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Science Soundtracks #6: I cannot teach science {Episode 107}

February 21, 2022 5 min read

 You CAN teach science at home when you have the right materials in your hands.

I can’t do it. I cannot teach science at home. How often have you heard that soundtrack?

For season 8, we are taking these negative soundtracks, or beliefs, and turning the volume dial down. Then, we are turning the dial up on a new soundtrack – one that will help us share science with our kiddos.

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Episode 107 - I cannot teach science. {Science Soundtracks #6}

Episode Transcript

How about teaching science?

No. Nope. Nopity nope.

I cannot teach science at home. Over the past years, I have heard this soundtrack more than I care to admit. Usually, it’s accompanied with the phrase – I would homeschool my kids, but I cannot teach science.

This idea is not helping any of us educate our kiddos or share the wonders of science with them. But just to be fair, let’s put this belief, or soundtrack, through the 3-question litmus test.

If you remember, I shared Jon Acuff’s soundtrack litmus test back in the introduction to this season. If you haven’t listened to that yet, hit pause to go back and listen to episode 101. It explains a bit about soundtracks and how season 8 came to life, plus it will help this episode make a lot more sense.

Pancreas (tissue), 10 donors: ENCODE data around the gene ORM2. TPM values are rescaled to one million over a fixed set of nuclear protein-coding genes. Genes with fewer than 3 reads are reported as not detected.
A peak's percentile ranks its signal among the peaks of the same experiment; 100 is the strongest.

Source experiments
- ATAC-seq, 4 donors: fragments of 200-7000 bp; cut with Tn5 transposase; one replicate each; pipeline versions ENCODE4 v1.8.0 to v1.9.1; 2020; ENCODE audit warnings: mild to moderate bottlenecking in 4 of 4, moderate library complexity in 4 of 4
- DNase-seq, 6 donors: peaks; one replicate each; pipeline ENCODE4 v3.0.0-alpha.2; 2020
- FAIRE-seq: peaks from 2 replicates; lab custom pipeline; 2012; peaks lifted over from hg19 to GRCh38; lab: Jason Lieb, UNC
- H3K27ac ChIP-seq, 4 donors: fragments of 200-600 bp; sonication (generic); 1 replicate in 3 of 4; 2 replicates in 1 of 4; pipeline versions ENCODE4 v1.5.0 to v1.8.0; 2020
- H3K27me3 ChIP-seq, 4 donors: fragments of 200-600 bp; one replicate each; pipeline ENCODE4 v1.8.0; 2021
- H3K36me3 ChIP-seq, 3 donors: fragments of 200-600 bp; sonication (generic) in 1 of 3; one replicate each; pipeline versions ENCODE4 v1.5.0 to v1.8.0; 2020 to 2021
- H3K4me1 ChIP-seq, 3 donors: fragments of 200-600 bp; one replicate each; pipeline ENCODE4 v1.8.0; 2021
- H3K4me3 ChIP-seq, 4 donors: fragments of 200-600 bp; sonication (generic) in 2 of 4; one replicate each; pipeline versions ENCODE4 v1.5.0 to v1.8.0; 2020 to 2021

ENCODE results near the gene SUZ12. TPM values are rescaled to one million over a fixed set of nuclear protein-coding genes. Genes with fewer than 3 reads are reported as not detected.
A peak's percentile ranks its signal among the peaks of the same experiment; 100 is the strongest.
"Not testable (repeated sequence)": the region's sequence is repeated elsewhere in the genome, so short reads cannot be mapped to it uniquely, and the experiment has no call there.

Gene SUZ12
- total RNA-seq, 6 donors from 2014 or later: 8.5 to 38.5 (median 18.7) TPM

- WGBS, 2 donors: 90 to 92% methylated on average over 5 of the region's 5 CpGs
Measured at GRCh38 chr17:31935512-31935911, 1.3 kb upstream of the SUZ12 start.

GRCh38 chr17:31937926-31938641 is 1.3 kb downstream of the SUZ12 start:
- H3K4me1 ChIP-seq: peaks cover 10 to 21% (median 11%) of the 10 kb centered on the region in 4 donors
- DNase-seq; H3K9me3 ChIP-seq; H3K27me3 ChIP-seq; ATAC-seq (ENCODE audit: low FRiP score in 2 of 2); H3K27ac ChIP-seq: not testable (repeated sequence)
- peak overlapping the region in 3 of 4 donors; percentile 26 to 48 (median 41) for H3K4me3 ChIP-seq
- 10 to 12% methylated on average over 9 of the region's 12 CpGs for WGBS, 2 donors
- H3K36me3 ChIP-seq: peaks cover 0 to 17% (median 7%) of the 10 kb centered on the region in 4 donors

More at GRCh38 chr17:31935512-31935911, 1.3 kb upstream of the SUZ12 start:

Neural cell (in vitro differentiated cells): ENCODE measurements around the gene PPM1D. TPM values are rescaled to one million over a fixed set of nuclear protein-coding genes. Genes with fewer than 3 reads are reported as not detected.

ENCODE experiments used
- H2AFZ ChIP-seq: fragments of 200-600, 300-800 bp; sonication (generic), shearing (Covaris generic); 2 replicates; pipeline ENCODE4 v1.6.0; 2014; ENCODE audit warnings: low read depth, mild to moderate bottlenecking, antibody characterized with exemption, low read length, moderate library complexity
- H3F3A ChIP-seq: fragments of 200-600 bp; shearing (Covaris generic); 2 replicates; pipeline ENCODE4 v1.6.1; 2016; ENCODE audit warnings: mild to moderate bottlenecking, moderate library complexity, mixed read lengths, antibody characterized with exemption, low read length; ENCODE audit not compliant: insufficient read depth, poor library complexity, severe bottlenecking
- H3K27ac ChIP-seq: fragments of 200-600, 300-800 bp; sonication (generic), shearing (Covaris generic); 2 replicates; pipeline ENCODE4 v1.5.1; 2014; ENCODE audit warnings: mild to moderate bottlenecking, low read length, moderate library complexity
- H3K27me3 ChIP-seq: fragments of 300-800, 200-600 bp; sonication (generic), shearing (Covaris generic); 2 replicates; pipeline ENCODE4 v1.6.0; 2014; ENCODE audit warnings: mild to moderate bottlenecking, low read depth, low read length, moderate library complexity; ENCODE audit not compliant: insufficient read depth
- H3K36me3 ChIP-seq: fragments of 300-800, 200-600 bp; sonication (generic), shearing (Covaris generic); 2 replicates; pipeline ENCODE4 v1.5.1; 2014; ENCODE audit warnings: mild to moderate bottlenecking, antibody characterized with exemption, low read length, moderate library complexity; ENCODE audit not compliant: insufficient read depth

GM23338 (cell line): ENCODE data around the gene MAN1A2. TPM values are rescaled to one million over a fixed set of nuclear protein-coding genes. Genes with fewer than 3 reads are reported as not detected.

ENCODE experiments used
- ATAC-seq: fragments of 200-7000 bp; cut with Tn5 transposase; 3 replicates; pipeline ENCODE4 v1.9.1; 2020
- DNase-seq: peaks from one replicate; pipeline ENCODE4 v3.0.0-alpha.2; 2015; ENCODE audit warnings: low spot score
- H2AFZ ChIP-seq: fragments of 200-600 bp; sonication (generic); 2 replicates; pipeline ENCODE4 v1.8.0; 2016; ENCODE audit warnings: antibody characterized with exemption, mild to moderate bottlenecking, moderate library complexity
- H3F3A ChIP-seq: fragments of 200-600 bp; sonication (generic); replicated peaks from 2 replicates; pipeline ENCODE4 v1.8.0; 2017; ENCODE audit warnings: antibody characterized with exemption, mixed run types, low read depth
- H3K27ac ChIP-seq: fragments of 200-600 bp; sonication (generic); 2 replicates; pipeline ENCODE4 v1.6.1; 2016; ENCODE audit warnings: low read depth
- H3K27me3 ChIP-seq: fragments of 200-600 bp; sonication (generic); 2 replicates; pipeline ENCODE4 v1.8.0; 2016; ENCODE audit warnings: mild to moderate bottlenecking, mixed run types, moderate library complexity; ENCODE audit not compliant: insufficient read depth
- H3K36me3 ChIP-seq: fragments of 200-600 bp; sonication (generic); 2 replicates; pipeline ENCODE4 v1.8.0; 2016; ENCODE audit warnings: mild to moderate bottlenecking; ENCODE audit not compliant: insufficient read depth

That said, let’s put this soundtrack through the litmus test:

  • Is the idea that I cannot teach science true? (Not true. We have literally hundreds of episodes on the Tips for Homeschool Science Show sharing how you can. Plus, I have written over 20 programs to help you teach science at home. Zero points for this one.)
  • Is the idea that I cannot teach science helpful?(Sure, it’s about as helpful as a whole in a bucket when you want to water your plants. Zero points for this one, too.)
  • Is the idea that I cannot teach science kind? Negatory, it’s not kind to say you can’t do something. I know that you can do it – just keep listening. Nada for this question.)

Tally up the score and the idea that you cannot teach science scores a 0 out of 3 points. Another epic failure of the week’s soundtrack. So as Mr. Acuff says in his book, Soundtracks, “That’s enough of doing it that way, let’s try something else.”

Let’s stop saying or thinking that we cannot teach science. Instead, let’s flip that soundtrack to:

With the right materials in hand, I can teach science.

 You CAN teach science at home when you have the right materials in your hands.

You don’t have to be an expert.

You didn’t have to love science in high school.

You don’t need fancy lab equipment.

You need the right materials – ones that will help you share the three keys in a way that works for your situation.

Here are a few scenarios to help you begin to imagine how science could work in your home.

  • Scenario #1 – You begin your week by reading about motion from the Usborne Science Encyclopedia pages that were scheduled in your guide. You talk about what you read with the students, using the questions from the guide, and you go over the key vocabulary from the guide. The kids record what they learned in their student workbook. Later in the week, you do a hands-on science activity showing the three laws of motion using the directions from your guide and the supplies from the coordinating kit. Your kids write down a bit about what they did in their student workbook. Then, you give them the option to do more by choosing one of the optional activities or books from your guide.